NASA officially bid farewell to the Kepler space telescope on Oct. 30 after it ran out of fuel. The telescope enabled scientists to discover thousands of exoplanets and created a strong foundation for future explorations of foreign worlds.
Engineers found out earlier this year that Kepler was almost out of fuel. They put it into safe mode then so they could use the remaining fuel wisely by receiving all the data Kepler had already gathered. After a while, they managed to turn it on again and gather more scientific data, knowing that soon it would be time to bid farewell to the Kepler space telescope.
When launched, it was expected to last only six years, but it managed to outlive its designed lifespan by three years. Now that it’s out of fuel, NASA decided to officially retire the spacecraft, letting it float in a safe orbit far from Earth. Some time next week, the engineers will send a command to turn off the spacecraft’s transmitter and other instruments and leave it to orbit.
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Kepler was launched in 2009 with a mission of discovering worlds outside our own solar system, also known as exoplanets. At first, scientists didn’t discover many exoplanets, but in just a short time, Kepler discovered thousands of exoplanets.
“When we started conceiving this mission 35 years ago, we didn’t know of a single planet outside our solar system,” Kepler’s founding principal investigator, William Borucki (now retired), said in a press release. “Now that we know planets are everywhere, Kepler has set us on a new course that’s full of promise for future generations to explore our galaxy.”
During the first years of Kepler’s operations, the telescope was extremely successful. However, in 2012 its equipment malfunctioned. The situation got even worse the next year, and engineers feared they would need to bid farewell to the Kepler space telescope then. However, a solution arose in 2013, when scientists decided to use the pressure of sunlight to balance the spacecraft, keeping it steady for 83 days at a time. NASA then started a new mission called K2.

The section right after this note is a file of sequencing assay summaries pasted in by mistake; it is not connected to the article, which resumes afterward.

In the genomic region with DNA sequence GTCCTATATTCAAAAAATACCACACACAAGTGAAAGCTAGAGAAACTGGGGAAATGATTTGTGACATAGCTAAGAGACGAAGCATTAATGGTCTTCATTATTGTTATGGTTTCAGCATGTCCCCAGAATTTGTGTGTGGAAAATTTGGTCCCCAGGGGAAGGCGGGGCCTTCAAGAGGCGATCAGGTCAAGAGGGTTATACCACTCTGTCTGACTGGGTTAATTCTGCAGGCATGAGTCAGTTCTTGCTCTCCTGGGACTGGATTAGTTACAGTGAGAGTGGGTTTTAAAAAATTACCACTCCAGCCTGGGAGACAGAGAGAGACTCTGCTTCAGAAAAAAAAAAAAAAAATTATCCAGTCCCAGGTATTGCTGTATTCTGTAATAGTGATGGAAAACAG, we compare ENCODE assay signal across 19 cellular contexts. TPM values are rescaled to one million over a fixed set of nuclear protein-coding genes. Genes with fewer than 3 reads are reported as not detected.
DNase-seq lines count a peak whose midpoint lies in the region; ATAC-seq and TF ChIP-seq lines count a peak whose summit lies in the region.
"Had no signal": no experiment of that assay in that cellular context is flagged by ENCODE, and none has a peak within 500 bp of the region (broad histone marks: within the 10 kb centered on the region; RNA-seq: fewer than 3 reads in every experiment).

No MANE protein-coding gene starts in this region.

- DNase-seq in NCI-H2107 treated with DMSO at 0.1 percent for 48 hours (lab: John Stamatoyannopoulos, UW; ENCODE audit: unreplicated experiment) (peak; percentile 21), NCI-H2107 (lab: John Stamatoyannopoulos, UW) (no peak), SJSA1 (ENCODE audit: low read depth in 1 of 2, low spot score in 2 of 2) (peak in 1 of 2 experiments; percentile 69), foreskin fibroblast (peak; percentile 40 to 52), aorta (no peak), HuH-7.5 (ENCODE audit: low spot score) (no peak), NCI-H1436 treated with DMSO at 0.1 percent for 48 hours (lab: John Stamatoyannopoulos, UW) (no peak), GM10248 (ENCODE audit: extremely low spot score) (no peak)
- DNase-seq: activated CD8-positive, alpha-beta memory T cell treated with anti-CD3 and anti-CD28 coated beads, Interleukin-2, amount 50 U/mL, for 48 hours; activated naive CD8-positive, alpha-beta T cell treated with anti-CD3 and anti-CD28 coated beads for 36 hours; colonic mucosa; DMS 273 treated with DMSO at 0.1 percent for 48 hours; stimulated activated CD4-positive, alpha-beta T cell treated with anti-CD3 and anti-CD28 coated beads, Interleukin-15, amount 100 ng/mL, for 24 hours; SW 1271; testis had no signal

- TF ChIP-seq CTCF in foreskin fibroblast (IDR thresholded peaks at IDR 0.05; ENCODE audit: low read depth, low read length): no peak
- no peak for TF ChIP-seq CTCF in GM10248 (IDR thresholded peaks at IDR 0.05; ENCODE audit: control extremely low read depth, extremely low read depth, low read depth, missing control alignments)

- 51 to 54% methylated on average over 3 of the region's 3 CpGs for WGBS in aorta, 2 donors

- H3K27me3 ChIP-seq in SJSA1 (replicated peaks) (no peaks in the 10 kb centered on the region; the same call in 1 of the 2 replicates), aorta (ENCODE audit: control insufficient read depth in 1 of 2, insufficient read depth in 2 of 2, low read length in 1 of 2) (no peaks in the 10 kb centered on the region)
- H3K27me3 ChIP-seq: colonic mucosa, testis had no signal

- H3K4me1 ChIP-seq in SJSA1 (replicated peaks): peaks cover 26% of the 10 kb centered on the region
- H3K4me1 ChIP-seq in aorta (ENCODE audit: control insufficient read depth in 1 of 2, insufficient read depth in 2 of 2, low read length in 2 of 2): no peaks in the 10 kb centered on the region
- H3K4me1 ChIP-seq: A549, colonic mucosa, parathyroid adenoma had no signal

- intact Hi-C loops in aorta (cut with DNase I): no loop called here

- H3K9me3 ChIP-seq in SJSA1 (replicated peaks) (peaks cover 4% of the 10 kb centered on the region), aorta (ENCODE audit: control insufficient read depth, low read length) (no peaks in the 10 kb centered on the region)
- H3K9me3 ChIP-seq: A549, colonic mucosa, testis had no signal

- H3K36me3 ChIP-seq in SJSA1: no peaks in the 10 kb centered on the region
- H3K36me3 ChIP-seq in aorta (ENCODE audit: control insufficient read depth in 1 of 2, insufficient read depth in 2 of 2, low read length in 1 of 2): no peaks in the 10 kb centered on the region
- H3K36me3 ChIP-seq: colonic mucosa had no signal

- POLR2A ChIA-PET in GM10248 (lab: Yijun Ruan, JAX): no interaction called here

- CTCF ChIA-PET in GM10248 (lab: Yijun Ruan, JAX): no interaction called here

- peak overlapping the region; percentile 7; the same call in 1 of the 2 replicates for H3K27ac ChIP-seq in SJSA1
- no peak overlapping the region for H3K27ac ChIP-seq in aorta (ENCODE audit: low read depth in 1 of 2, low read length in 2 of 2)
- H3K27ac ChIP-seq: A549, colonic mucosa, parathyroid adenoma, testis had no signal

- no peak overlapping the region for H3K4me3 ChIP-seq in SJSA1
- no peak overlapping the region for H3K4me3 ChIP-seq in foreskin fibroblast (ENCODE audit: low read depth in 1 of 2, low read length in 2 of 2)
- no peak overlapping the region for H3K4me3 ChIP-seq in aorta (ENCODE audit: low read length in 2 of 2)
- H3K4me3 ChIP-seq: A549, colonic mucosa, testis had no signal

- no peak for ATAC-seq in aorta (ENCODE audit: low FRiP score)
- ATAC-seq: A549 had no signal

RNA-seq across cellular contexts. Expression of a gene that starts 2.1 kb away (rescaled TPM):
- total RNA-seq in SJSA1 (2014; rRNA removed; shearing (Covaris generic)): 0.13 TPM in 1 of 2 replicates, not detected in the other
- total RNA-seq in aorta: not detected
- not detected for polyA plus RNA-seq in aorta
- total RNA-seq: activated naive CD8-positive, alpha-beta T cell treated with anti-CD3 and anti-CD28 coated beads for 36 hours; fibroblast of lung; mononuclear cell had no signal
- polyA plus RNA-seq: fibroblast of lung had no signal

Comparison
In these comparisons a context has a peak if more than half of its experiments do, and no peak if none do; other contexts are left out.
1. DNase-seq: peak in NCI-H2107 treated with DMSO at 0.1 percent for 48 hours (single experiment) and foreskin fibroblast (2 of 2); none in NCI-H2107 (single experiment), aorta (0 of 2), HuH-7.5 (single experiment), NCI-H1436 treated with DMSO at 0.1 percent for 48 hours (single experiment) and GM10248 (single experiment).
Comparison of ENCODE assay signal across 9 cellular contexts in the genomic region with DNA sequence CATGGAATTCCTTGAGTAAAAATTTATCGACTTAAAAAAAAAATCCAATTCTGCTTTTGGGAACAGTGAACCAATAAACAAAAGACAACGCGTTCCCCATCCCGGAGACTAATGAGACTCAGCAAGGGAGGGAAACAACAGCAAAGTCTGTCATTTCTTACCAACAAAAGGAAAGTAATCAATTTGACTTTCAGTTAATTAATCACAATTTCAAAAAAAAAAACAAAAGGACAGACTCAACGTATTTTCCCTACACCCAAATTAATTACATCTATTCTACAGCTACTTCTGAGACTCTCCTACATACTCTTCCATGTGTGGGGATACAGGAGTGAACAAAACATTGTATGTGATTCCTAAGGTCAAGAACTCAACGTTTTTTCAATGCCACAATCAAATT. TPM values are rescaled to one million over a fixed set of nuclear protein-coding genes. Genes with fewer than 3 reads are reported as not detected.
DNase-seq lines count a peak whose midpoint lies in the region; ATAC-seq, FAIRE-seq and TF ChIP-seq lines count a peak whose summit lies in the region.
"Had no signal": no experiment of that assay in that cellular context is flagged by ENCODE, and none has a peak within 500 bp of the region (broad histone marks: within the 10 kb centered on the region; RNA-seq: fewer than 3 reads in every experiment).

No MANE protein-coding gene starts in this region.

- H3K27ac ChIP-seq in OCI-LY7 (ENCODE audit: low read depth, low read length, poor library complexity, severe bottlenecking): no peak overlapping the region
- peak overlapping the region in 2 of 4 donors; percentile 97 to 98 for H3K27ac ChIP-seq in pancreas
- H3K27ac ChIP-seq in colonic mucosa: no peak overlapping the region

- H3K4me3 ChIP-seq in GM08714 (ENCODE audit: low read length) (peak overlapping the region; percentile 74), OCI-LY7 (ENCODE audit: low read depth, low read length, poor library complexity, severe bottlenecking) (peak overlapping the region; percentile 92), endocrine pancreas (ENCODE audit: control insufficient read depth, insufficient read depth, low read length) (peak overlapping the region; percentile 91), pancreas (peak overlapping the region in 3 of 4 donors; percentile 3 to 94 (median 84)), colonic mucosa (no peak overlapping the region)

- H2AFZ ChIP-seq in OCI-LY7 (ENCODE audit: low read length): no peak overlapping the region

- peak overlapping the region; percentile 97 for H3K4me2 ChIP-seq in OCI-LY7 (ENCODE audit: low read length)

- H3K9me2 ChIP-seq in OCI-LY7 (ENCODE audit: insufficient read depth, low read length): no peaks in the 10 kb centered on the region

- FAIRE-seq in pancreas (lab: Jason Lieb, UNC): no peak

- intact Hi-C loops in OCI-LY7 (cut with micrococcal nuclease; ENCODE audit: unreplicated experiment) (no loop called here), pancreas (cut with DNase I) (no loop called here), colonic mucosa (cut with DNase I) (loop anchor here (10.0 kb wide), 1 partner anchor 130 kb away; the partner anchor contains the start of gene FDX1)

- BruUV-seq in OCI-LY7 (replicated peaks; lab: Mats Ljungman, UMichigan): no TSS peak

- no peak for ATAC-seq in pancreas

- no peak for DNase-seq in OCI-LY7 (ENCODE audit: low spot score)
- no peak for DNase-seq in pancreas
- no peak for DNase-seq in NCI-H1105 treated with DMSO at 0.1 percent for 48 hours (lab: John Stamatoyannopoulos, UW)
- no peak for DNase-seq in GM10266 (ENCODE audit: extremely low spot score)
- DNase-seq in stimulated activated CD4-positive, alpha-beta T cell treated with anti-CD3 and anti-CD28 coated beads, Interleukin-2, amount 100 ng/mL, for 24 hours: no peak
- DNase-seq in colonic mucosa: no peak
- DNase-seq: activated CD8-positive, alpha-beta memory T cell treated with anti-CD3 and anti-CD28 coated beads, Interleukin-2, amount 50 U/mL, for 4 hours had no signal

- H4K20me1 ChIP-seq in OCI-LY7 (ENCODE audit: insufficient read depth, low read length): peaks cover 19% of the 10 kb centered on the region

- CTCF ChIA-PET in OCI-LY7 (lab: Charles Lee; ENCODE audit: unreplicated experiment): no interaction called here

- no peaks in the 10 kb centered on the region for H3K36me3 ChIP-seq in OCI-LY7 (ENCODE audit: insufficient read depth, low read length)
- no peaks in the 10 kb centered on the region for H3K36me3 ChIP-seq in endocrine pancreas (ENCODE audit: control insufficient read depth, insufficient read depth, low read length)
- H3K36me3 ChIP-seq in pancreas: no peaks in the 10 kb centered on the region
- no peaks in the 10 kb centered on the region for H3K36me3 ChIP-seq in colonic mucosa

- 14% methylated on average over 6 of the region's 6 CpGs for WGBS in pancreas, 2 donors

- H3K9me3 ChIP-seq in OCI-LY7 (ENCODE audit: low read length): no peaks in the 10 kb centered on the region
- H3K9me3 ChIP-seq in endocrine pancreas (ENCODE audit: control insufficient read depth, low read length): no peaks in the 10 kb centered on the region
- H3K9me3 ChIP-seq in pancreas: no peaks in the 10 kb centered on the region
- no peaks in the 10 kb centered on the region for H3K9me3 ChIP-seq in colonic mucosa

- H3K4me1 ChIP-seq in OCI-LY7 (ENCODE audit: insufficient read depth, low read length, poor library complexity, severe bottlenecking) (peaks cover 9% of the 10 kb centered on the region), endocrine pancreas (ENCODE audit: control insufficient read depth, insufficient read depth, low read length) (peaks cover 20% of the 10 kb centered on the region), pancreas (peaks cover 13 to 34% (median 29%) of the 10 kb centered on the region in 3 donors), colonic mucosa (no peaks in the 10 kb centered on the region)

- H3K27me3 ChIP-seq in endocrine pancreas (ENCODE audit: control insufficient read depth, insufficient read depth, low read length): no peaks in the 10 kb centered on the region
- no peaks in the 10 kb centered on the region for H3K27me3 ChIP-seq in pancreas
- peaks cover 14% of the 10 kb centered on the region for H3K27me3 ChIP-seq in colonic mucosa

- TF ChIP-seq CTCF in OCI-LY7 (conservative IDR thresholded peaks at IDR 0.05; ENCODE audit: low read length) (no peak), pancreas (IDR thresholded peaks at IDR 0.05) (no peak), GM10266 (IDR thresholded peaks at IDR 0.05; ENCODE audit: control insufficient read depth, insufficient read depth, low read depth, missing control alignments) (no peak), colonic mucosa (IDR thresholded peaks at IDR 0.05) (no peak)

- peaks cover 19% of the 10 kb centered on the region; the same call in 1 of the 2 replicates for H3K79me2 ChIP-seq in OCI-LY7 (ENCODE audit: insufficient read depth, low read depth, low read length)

K2 enabled researchers to discover many planets, concluding that planets are extremely common. The two Kepler missions discovered and confirmed the existence of 2,681 planets in all.
All the data Kepler collected has now been safely returned to Earth. Several other exoplanet-hunting missions are expected to start in the future, including one using the James Webb Space Telescope, which will succeed both the Kepler and the Hubble Space Telescope.
Earlier this year, NASA launched the Transiting Exoplanet Survey Satellite (TESS), so it won’t run out of options to search for new planets. Still, TESS has a long way to go before it catches up to the success of Kepler’s mission.
This is not the final goodbye to Kepler though. Scientists have yet to analyze all the received data.
“We know the spacecraft’s retirement isn’t the end of Kepler’s discoveries,” Kepler Project Scientist Jessie Dotson said. “I’m excited about the diverse discoveries that are yet to come from our data and how future missions will build upon Kepler’s results.”